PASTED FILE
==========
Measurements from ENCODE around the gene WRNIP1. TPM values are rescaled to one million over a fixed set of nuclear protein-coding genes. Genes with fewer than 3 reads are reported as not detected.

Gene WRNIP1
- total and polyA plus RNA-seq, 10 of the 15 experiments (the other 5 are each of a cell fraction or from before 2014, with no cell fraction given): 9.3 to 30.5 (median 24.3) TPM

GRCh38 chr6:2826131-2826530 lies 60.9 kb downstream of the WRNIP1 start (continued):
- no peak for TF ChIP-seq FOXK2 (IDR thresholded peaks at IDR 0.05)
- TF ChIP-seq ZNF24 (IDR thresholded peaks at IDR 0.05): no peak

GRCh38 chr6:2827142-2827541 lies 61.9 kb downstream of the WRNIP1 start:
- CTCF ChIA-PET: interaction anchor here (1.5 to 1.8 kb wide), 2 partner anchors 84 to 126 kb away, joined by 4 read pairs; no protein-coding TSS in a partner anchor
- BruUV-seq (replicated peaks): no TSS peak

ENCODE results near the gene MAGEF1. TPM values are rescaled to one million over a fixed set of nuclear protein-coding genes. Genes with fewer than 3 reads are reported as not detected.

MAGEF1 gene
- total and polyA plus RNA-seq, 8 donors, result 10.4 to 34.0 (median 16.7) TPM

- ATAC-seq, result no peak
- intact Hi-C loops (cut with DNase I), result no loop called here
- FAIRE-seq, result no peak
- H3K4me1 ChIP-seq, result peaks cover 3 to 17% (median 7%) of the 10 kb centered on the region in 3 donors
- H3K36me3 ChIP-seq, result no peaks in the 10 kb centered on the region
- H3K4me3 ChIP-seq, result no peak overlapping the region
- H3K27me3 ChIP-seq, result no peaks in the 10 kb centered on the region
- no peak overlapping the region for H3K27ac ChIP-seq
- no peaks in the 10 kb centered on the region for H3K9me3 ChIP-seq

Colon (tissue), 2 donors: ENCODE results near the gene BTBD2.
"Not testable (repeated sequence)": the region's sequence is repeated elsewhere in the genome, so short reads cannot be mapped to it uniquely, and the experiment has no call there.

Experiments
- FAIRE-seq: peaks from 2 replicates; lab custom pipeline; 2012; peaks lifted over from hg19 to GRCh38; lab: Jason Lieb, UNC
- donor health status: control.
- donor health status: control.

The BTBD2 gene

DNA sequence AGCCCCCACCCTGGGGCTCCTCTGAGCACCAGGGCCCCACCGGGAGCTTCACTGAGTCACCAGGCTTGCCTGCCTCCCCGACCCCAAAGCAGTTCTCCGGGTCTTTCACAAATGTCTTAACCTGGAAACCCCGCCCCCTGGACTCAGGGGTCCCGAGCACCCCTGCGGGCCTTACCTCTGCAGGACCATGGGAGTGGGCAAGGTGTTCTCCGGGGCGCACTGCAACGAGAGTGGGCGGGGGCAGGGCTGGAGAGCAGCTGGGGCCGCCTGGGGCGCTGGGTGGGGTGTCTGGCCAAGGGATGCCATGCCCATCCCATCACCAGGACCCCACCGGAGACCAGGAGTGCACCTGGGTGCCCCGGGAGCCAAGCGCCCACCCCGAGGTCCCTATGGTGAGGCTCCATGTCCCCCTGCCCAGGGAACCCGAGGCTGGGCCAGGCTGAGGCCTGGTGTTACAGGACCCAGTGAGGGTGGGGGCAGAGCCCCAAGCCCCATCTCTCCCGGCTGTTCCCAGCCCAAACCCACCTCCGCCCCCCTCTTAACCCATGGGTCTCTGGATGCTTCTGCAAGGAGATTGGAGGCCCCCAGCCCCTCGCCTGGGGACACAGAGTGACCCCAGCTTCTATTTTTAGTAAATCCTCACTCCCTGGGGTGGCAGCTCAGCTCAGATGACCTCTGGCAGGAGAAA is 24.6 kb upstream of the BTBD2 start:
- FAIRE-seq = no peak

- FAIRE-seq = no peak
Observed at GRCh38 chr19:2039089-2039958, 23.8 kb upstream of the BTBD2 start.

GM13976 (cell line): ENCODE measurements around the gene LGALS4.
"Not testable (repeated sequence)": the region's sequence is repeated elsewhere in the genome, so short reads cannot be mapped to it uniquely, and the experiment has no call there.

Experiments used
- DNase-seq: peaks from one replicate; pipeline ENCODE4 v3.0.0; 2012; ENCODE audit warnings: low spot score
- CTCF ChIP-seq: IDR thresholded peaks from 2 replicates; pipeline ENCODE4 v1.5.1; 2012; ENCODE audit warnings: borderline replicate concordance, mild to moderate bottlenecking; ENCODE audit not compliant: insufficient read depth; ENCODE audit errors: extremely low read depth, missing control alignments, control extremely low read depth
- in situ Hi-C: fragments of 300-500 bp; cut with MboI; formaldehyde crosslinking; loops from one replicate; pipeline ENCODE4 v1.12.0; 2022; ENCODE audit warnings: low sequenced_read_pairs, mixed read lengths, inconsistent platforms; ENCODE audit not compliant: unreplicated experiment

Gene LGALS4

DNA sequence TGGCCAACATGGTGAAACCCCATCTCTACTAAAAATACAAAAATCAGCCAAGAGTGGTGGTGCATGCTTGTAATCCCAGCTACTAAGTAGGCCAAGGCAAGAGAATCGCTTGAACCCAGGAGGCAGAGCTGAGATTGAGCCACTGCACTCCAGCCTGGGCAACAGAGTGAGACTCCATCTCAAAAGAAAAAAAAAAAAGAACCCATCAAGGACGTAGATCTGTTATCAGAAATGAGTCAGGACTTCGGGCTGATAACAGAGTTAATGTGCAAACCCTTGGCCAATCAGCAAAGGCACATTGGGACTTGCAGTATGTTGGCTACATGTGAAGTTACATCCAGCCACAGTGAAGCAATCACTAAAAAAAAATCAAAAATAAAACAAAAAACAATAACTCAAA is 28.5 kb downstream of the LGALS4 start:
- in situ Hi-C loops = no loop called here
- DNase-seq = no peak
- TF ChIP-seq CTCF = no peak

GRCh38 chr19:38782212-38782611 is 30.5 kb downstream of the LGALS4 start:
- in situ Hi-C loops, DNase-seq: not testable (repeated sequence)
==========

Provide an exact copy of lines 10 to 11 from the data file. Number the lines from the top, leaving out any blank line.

ENCODE results near the gene MAGEF1. TPM values are rescaled to one million over a fixed set of nuclear protein-coding genes. Genes with fewer than 3 reads are reported as not detected.

MAGEF1 gene